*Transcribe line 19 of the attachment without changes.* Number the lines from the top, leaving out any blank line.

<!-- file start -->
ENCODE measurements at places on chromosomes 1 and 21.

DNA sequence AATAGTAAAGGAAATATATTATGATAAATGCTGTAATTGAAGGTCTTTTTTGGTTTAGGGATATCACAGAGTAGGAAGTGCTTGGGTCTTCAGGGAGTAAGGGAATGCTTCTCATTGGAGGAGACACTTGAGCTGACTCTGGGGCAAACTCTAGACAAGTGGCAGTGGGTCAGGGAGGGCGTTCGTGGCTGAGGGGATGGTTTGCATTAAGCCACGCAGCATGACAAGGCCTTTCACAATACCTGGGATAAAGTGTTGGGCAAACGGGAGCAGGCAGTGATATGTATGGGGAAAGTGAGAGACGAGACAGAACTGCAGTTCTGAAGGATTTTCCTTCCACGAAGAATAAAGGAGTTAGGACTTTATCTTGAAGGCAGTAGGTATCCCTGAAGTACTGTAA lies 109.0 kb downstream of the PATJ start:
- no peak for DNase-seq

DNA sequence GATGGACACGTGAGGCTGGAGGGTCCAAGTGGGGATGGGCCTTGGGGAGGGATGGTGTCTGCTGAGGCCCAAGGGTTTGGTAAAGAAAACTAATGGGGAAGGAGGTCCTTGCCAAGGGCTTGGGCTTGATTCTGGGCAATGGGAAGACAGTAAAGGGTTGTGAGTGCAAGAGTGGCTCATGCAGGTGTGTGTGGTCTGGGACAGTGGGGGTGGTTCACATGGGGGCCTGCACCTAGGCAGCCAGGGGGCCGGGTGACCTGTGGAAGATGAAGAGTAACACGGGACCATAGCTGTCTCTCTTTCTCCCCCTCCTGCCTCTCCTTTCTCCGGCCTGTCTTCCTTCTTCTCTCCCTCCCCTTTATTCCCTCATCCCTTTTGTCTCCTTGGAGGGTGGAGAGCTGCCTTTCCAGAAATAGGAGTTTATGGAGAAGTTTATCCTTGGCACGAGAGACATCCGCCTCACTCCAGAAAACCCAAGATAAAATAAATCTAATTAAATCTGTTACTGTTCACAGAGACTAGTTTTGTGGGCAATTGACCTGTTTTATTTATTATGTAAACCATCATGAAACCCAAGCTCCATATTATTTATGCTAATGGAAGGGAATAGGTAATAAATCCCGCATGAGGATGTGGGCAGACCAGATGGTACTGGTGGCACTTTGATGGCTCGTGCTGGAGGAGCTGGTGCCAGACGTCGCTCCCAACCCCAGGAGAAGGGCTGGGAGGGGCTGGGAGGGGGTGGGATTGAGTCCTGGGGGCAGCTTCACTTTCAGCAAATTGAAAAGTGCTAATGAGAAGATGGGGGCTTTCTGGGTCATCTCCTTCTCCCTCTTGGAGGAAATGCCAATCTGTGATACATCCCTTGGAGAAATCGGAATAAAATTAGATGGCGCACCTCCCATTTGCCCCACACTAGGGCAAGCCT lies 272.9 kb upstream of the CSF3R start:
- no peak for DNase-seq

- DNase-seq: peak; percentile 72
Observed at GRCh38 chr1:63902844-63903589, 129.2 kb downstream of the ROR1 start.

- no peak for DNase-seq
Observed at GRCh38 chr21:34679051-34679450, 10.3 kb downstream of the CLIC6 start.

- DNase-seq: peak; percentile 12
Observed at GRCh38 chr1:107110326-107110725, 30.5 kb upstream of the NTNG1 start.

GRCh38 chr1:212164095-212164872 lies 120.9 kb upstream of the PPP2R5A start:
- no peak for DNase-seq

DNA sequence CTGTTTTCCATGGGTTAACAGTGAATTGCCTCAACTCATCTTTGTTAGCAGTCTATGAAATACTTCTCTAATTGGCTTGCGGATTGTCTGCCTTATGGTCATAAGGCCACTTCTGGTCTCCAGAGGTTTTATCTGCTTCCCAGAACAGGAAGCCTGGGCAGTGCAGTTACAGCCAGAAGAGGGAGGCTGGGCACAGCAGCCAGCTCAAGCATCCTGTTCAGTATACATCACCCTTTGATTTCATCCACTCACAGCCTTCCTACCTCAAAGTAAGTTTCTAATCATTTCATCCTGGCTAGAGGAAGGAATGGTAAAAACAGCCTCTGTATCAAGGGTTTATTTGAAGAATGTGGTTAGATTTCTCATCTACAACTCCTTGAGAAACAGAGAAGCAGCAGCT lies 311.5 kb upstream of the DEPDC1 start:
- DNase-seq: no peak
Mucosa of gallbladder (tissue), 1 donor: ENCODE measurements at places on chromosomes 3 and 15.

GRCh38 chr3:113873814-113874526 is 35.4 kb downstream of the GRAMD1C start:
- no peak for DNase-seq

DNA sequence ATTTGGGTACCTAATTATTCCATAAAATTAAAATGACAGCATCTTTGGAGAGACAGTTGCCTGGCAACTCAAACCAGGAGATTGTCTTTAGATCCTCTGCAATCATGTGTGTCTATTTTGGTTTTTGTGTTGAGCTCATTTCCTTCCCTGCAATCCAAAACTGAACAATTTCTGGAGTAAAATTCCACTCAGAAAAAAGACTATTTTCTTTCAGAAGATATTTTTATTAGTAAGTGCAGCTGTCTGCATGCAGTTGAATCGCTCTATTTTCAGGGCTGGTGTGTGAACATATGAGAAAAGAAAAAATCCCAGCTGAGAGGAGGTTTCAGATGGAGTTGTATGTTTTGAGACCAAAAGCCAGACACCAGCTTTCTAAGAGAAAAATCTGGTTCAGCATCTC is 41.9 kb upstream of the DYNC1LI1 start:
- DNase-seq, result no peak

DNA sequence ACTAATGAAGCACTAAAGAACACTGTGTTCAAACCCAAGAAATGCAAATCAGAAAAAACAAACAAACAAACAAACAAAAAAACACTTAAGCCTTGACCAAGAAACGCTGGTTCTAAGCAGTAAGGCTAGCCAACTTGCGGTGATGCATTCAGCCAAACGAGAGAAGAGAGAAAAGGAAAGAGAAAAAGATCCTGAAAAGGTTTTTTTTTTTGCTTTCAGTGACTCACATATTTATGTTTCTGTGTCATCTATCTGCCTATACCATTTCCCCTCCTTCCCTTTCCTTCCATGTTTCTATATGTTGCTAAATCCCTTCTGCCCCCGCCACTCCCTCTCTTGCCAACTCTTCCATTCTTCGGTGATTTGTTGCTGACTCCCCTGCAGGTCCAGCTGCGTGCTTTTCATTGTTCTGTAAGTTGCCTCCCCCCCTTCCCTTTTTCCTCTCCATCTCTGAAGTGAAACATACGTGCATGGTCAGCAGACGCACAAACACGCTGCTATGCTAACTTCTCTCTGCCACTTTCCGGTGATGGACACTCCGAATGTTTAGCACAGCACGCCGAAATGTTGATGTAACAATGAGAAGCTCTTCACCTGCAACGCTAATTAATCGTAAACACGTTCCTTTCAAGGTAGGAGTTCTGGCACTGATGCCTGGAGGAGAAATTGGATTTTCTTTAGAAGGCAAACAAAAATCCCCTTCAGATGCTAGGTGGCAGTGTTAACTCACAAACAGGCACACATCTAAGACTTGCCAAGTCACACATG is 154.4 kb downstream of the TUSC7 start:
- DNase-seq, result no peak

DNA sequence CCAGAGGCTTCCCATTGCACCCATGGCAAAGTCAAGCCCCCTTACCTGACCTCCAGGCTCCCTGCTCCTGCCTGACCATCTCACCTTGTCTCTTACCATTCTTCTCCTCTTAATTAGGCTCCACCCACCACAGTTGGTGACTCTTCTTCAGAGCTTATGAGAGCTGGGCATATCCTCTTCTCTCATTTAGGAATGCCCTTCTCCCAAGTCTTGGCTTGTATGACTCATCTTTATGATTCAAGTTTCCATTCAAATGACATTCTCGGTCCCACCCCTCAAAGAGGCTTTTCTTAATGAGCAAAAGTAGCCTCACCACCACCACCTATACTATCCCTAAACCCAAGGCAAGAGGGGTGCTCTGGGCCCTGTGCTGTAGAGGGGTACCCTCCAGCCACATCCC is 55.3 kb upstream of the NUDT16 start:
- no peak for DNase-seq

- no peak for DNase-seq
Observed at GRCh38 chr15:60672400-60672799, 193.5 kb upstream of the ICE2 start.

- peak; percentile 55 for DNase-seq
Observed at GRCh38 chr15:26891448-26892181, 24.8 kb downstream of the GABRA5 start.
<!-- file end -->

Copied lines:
DNA sequence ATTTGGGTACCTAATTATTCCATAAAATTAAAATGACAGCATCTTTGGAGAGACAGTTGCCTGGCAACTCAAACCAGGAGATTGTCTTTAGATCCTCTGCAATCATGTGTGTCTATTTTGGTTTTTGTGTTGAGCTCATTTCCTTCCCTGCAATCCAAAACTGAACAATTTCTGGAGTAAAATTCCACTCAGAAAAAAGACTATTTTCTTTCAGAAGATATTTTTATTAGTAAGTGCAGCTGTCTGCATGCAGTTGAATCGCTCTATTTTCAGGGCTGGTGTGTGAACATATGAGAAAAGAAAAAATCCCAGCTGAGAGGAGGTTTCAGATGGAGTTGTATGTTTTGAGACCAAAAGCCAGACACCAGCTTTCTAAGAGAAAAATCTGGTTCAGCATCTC is 41.9 kb upstream of the DYNC1LI1 start: